These two projects provide rural areas of India with electricity and help displace fossil fuel development. We've included key information for each project below:
This project consists of 25.20 MW of wind generation at in Rajkot District and Surendranagar District of Gujarat State in India. Over 48,000 tonnes of CO2 are displaced from fossil fuel plants by this clean energy project.
Above: the sun sets in the Gujarat region of India.
This project consists of 16 wind turbine generators which produce 50,662 MWh of electricity per annum. Nearly 53,000 tonnes of CO2 are mitigated through this projects electricity generation each year.
Above: five of the 16 wind turbines at the wind power project in Jaibhim are visible.
Supporting renewable energy projects in developing regions that help decarbonise the power system provides long-term low-carbon jobs, and builds local supply chains is critical for us achieve our global net zero targets. There is much work still to be done to get renewables deployed at the scale necessary, particularly in developing countries that have bottle necks in skills and supply chain development.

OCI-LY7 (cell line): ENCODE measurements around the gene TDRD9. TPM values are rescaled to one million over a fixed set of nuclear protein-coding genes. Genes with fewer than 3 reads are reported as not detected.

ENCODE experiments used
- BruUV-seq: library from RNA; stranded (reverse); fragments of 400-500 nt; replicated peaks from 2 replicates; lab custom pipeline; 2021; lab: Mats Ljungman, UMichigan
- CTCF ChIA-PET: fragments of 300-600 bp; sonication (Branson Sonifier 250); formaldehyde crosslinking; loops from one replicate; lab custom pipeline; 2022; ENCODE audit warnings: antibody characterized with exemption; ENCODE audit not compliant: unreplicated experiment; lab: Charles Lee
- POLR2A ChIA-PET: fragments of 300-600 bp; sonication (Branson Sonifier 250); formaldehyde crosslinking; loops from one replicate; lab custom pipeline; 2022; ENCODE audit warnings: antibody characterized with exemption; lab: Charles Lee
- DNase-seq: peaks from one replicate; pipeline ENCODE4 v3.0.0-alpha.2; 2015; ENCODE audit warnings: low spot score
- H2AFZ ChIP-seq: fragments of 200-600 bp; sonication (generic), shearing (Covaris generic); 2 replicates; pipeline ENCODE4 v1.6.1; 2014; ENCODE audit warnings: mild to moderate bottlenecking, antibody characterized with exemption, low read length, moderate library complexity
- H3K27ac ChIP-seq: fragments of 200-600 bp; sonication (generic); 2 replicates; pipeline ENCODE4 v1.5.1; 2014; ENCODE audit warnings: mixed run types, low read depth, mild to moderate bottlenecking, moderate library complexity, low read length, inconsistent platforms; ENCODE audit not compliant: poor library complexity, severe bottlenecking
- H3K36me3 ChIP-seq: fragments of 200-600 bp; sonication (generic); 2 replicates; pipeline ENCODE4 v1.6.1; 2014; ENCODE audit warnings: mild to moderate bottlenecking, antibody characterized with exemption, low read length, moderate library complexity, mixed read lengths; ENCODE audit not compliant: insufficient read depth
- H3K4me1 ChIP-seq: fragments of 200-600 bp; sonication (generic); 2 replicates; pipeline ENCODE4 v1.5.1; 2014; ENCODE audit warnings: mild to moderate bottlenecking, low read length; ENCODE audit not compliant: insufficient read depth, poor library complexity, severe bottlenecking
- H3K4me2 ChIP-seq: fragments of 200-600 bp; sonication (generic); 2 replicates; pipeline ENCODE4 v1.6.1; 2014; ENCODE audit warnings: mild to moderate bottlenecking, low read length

Incumbent fossil fuels still having the economies of scale to out-compete renewable technologies. By supporting these projects with carbon offsets, we can start to disrupt the fossil fuel generation with an additional revenue stream, which ensures local people are not exposed to increasing costs or reduced accessibility to electricity!
These projects also deliver localised co-benefits that align with the Sustainable Development Goals. These are as follows:
Goal 7 - Affordable and Clean Energy: Together, these projects provide over 75,000 MWh of green electricity to the grid.
Goal 8 - Decent Work and Economic Growth: These projects provided skilled-labor jobs to their respective regions.
Goal 13 - Climate Action: Together, these wind power projects help mitigate over 100,000 tonnes of CO2. That's equivalent to over 66,000 transatlantic flights each year!
Supporting the decarbonisation of India's grid is of global importance. To-date, around 75% of India's electricity mix is from fossil fuels, the power system is responsible for around 50% of the country's total emissions (2.5 billion tonnes per year), and is the third dirtiest in the world (after Poland and South Africa).
As the generation of renewable power from wind and solar does not require the burning of any fossil fuels, it can start to curb India's runaway annual CO2 emissions. The financing of these projects is critical in helping them scale-up and displace existing fossil fuel.